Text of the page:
This year, I did not bring much at all, which I was later to regret when I realized we were going to have record attendance. With everything that had been happening in April and May I barely had enough vintage goodies to fill the booth at Daisies and Olives (not to mention that Shara and I expanded at Fayetteville’s Funky Yard Sale — more on that later) and I wanted to make sure I filled the D and O booth to the brim so I didn’t let the store down. So I decided to focus on prints and signs, almost exclusively. I had a few vintage odds and ends but the vast majority of things I brought were prints and signs, so it was a teensy little booth for me this year.

Funny story about these swans: they are the real deal — vintage concrete lawn ornaments that weigh about nine million pounds apiece. I wasn’t sure I wanted to sell them but I couldn’t find a place to put them and I was pretty sure the demise of the Hens-and-Chickens (that came with them) was imminent because I kill every succulent I’ve ever had and I didn’t want to feel the guilt and failure that would bring on. So I hauled one out to the car and thought YEP THEY’RE GETTING SOLD because it almost killed me to get them to the car and there was NO WAY I was moving them again. My friend Carrie stopped by before the show started and asked me how much I was going to ask for them — I told her I was thinking $35 apiece or $60 for the pair and she said FIRST OF ALL, don’t ever sell things as a pair, you lose money that way, and SECONDLY, mark EACH of them $60 APIECE. I was like NO WAY and she was all WAY so I marked them $58 a piece and they both sold on the first day. And that’s the story of how my sweet friend Carrie made me $40 more than I would have, left to my own devices.

Shara just GAVE me that keen blue rack upon which I can fit meeeeeelions of prints. Well, at least ten, anyway. It is my new favorite thing.

BOOOOORRRRRRING. You’ve seen it all before. Not a whole lot of flash and pizzazz this year but, given the circumstances, I just felt lucky to have made it there at all.

Let’s take a look at some of my (much) more creative pals. Starting with my partner in crime, Shara.

Y’all, Shara turns up the heat a little bit more every time we do this thing.

Shara’s necklace bins were like candy for all the little girls who came by her booth. They would pore over all of the choices for ten minutes at a time, finally choose one, and proudly bring it up to Shara to pay. So cute to think about all the little ten-year-old girls walking around the Junk Ranch grounds with Shara’s necklaces on.

Shara’s Pinwheels = CUTEST THING EVER.

Dear Vintage Children’s Clipboards:

If you felt like someone’s eyes were on you during the two days of the Junk Ranch, it is because I couldn’t tear my gaze away from you. I tried and tried to come up with a reason to buy one or two or fifteen of you but I couldn’t justify it.

Until next time,

I remain,

your loving fan,


Shara’s booth looks so ever-lovin’ AWESOME because she spends weeks prior to the show working and then spends two day setting up. With the help of her able assistant, The Bean, of course. This year, The Bean once again came to my rescue and both put UP my tent and took DOWN my tent because he is AMAZING. My Mom was supposed to come down on Friday so I could go set things up but she had a health issue and didn’t make it until late Friday — so I hauled two four-year-olds out with me on Friday morning to unload the car. Had The Bean not put my tent up I don’t know WHAT would have happened.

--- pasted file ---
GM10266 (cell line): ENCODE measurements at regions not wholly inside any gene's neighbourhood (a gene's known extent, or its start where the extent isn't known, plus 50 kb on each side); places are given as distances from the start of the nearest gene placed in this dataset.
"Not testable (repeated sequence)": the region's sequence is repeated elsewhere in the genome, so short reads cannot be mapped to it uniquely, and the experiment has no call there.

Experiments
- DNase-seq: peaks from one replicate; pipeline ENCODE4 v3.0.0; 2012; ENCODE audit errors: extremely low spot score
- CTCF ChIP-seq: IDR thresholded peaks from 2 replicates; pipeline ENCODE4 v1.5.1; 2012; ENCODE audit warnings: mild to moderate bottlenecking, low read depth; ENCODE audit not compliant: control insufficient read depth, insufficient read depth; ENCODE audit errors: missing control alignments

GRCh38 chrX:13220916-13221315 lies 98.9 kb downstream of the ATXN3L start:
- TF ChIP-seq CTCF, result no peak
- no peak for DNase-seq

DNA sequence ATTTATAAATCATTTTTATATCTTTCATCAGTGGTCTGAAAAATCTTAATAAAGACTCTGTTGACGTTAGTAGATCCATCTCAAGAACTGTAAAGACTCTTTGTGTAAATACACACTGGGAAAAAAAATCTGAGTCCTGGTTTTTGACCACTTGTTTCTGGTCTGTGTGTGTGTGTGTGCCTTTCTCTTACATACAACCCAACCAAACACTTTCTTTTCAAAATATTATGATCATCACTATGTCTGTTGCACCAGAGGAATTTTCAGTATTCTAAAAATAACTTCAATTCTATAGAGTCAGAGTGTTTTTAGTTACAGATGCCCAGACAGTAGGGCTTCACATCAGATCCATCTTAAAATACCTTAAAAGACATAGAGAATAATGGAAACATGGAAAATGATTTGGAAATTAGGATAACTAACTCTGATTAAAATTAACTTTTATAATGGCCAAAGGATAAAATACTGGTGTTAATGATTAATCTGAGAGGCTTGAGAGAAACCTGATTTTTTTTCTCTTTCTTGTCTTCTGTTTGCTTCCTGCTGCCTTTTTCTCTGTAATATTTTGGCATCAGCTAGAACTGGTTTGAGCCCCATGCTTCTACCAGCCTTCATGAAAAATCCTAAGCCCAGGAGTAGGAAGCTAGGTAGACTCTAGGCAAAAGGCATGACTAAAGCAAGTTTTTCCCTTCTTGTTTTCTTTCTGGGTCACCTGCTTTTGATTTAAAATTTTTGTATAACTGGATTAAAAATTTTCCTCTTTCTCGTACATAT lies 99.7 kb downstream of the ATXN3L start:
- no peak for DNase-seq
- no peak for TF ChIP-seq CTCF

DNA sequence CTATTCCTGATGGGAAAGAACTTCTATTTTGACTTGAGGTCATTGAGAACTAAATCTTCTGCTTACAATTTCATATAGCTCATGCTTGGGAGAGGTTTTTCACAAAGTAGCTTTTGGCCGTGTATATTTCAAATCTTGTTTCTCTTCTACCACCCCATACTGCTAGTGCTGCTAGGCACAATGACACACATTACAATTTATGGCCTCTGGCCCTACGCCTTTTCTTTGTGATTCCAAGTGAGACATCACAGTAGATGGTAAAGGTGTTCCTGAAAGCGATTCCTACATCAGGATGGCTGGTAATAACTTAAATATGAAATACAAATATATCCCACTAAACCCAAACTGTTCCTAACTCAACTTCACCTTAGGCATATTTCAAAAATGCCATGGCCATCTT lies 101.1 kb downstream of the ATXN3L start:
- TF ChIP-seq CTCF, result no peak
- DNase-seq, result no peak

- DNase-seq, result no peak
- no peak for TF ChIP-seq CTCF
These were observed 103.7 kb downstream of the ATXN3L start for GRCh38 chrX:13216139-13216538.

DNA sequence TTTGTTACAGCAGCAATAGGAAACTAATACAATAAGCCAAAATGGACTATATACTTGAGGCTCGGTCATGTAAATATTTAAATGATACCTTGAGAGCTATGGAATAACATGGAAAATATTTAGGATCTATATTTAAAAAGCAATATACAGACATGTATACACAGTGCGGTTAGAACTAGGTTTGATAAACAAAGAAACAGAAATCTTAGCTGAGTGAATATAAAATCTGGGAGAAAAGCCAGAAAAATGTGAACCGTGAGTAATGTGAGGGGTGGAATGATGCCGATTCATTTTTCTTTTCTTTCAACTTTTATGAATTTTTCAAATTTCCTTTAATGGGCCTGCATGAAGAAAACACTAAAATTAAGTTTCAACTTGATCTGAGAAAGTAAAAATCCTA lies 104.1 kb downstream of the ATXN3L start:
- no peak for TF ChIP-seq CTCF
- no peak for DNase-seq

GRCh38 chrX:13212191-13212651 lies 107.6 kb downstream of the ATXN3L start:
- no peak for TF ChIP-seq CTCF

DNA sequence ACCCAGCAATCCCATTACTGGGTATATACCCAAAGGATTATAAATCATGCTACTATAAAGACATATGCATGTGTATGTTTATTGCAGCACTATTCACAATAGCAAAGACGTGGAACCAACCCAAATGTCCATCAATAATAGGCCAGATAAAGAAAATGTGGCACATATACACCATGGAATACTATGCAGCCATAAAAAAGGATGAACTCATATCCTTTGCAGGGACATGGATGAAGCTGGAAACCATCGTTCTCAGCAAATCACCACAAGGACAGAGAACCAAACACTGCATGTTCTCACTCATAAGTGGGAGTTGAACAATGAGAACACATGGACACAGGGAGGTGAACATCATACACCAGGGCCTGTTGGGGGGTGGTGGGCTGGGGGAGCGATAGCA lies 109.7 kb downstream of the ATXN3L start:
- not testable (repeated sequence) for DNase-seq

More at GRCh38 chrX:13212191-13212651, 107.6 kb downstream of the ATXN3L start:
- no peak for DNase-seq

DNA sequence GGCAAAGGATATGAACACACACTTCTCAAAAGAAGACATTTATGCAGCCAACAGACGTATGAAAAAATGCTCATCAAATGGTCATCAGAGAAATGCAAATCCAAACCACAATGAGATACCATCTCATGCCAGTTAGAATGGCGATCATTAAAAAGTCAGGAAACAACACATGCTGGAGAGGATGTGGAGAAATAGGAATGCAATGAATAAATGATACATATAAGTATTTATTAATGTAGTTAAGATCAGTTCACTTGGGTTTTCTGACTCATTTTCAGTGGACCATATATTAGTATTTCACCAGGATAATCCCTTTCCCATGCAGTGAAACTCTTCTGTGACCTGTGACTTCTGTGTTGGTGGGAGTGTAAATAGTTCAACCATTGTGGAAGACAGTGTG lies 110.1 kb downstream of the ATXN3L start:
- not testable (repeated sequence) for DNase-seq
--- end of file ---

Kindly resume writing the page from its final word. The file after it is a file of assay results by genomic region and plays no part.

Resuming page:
Here’s a shot of the barn, it all of its glory.

That’s my friend Kim’s booth under the green tent there — she is pregnant and came out for two days in the heat, hauling and selling junk and doing a FANTASTIC job. I did that once — I was five months pregnant with the twins when I did my second Vintage Bazaar in Chicago. It is NOT FUN. I couldn’t have even thought about doing it if I didn’t have so much help from Justin and my sweet friend Shannon. Which is all to say KIM, you are a superstar for pulling it off. Here’s another shot of the front of her super-cute booth.

See the cute vintage truck with succulents in it in the lower right hand corner? She had several of those. SO CUTE.

This is my friend Laurie’s booth. Shara and I met Laurie at the very first Junk Ranch so this is kind of our anniversary, Laurie!

As you can see, like Shara, Laurie is a genius at stacking a bunch of stuff on top of each other and making it look like art.

Laurie was partnering with her friend James, who sold out of his beyond-keen VW van.

In addition to James’ van, there were people selling out of several vintage trailers, like this one. They actually sold this trailer at the sale! The inside was adorable.

Who WOULDN’T want to buy this after you see it displayed so perfectly?

It was SOME experience. I’ve never sold at a show that had so many vendors and so many shoppers (even in Chicago). It was something else. It was really hot the first day, but it made it a little better when we got see Shara’s sweet friend Laura from Kansas City, and it was a little cooler the second day — and we experienced two episodes of thunder-showers that were a bit frightening. Shara, because she is so brilliant, has sides on her tent, so she just zipped herself and her stuff up in it and waited for the storm to pass. I threw everything under the table and sacrificed the quilt on top of it (it washed up just fine) to try and keep everything dry — and hoped for the best. What else can you do? It’s nature. Ain’t nobody can control nature. But after the rain, the sun came right back out, shoppers came out from under the tent, a cool breeze blew through the grounds, and the sweet wet smell of clover wafted over us…and the day progressed swimmingly. I just can’t believe what Amy and Julie have created — the economic boon to a town as small as Prairie Grove is a Godsend! Daisies and Olives had record sales and I’ll bet many of the other antique stores, gas stations, and restaurants in the area did as well. It’s one thing to create something that turns out to be a great business decision for yourself, but to create something that benefits a whole community? What an accomplishment for them. It will be so fun to see how this event changes and grows over the next couple of years.

I took the week off this last week: I didn’t do a dadgum thing for either booth. Just lolled about and gained weight. Gotta get back to the drawing board this week!